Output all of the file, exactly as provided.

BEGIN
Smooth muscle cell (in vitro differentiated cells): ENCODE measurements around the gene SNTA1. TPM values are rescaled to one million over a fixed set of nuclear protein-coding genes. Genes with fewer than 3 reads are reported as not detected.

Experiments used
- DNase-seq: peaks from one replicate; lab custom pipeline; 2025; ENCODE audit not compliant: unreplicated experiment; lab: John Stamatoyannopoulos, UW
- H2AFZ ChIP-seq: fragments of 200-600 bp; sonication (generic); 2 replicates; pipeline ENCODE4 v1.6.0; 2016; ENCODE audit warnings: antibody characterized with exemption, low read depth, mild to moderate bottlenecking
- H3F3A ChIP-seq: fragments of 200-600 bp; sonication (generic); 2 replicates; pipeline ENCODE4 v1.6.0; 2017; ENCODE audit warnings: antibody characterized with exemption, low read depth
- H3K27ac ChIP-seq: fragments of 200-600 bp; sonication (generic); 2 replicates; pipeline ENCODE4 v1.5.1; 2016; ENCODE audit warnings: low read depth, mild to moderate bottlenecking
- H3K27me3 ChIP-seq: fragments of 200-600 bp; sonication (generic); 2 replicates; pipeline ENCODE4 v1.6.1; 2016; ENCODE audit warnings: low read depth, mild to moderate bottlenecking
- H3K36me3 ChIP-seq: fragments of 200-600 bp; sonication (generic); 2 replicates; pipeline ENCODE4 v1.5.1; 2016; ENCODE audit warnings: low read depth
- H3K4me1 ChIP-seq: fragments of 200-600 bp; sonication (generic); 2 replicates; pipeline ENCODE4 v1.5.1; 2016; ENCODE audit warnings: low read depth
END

Smooth muscle cell (in vitro differentiated cells): ENCODE measurements around the gene SNTA1. TPM values are rescaled to one million over a fixed set of nuclear protein-coding genes. Genes with fewer than 3 reads are reported as not detected.

Experiments used
- DNase-seq: peaks from one replicate; lab custom pipeline; 2025; ENCODE audit not compliant: unreplicated experiment; lab: John Stamatoyannopoulos, UW
- H2AFZ ChIP-seq: fragments of 200-600 bp; sonication (generic); 2 replicates; pipeline ENCODE4 v1.6.0; 2016; ENCODE audit warnings: antibody characterized with exemption, low read depth, mild to moderate bottlenecking
- H3F3A ChIP-seq: fragments of 200-600 bp; sonication (generic); 2 replicates; pipeline ENCODE4 v1.6.0; 2017; ENCODE audit warnings: antibody characterized with exemption, low read depth
- H3K27ac ChIP-seq: fragments of 200-600 bp; sonication (generic); 2 replicates; pipeline ENCODE4 v1.5.1; 2016; ENCODE audit warnings: low read depth, mild to moderate bottlenecking
- H3K27me3 ChIP-seq: fragments of 200-600 bp; sonication (generic); 2 replicates; pipeline ENCODE4 v1.6.1; 2016; ENCODE audit warnings: low read depth, mild to moderate bottlenecking
- H3K36me3 ChIP-seq: fragments of 200-600 bp; sonication (generic); 2 replicates; pipeline ENCODE4 v1.5.1; 2016; ENCODE audit warnings: low read depth
- H3K4me1 ChIP-seq: fragments of 200-600 bp; sonication (generic); 2 replicates; pipeline ENCODE4 v1.5.1; 2016; ENCODE audit warnings: low read depth